All earplugs in this review are excellent for blocking noise during sleep.
I have tried a large variety of earplugs of different shapes and sizes over the years and come up with this particular selection to give you the best possible chance to find a comfortable plug that suits your ear canal and needs.
My favorite earplugs for sleeping have changed over time. Some companies have changed the formula of their earplugs, making the current incarnation of my former favorites less suitable for me.
Also, I frequently try new earplugs in my quest to find the best ones, so my opinion changes as well. Additionally, I take in the experience of friends and other reviewers.
People’s ears and requirements are different. For this reason, I have also included length, width, and any quirks I have found when using the earplugs in this review.
Best earplugs for sleeping overview
|Rank||Name||Noise Blocking||Comfort||Insertion Ease||Ear canal size||Type||Remark||NRR|
|1||Flents Quiet Time / Moldex Purafit||9/10||8/10||8/10||Normal diameter, longer||foam||hassle-free||33|
|2||Flents Quiet Please||8/10||9/10||8/10||Short||foam||moisture absorbing||29|
|3||3M 1100||8/10||9/10||7/10||Normal diameter and length||foam||in a warm, humid climate hard to insert||29|
|4||3M OCS1135||9/10||8/10||7/10||Smaller diameter||foam||for small ear canals||33|
|6||Mack's Pillow Soft||6/10||9/10||9/10||All||silicone||can become loose||22|
Foam earplugs size (own measurements)
|Name||Length (inches)||Length (cm)||Diameter (inches)||Diameter (cm)|
|Flents Quiet Time / Moldex Purafit||1.06||2.7||0.51||1.3|
|Flents Quiet Please||0.79||2||0.51||1.3|
Flents Quiet Time & Moldex Purafit (NRR 33) ♦
My current favorite earplugs for sleeping are Flents Quiet Time and Moldex Purafit. As far as my tests go, the two are virtually the same, apart from their different color.
I have both of them right in front of me.
These earplugs have a noise reduction rating (NRR) of 33, the highest available.
And they really do block a great deal of noise, whether it be traffic, snoring, barking dogs, or music. I also find them very easy to insert and comfortable.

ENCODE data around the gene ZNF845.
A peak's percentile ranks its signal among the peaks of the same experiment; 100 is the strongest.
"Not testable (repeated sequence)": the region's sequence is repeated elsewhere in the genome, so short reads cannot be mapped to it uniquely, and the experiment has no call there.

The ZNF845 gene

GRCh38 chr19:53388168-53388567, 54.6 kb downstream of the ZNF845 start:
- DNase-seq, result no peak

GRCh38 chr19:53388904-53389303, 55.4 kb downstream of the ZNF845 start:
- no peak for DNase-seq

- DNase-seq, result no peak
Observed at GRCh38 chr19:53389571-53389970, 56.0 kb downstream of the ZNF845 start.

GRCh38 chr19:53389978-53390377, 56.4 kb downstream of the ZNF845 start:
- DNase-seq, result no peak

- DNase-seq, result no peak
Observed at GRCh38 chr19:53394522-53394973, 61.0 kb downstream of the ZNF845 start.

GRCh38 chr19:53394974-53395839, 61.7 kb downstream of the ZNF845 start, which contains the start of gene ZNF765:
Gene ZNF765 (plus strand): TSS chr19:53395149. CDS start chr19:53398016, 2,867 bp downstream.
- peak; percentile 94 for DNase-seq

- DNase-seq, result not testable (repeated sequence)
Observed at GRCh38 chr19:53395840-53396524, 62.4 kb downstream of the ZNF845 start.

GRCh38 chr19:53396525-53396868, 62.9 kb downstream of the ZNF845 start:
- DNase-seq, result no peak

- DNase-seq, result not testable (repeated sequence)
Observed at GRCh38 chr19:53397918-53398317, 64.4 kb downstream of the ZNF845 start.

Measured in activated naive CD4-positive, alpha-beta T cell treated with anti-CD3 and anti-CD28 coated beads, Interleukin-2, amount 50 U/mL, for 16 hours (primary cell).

The memory foam expands slower than that of most other foam earplugs, which gives you more time to insert them.
Ear canals generally have several bends, and for optimal noise reduction, foam earplugs need to reach beyond the second bend. Quiet Time and Purafit have a pointed tip and are made of a slightly denser material, which I find very helpful for deep insertion of these earplugs.
This, together with the slow expansion foam allows me to wiggle these earplugs beyond the bends even after they have already expanded a bit.
With most earplugs, good insertion is a race against time, and if you aren’t fast enough after rolling them up, you don’t get beyond the bends, leaving you with a more shallow insertion and significantly decreased noise attenuation at the lower frequencies.
Because many people only ever achieve shallow insertion, they don’t realize how good their earplugs actually can be.
With the Purafit / Quiet Time, you have a good chance of achieving deep insertion and a proper seal.
With 1.06 inches (2.7 cm), these earplugs are relatively long, almost too long for my ear canal.
In the past, I would have given them a miss, but because they are so good and easy to put in, I now just make sure that I don’t insert them too deep.
For optimal comfort, I keep a little bit of the earplug outside the ear canal and with some experience this now works very well for me. This also makes them easier to remove than some of the shorter plugs.
How reusable are the Quiet Time / Purafit?
In principle, most foam earplugs, including these are one-time-use, disposable earplugs. So if you want to be absolutely sure to maintain optimal hygiene, you should toss them out after a night’s use.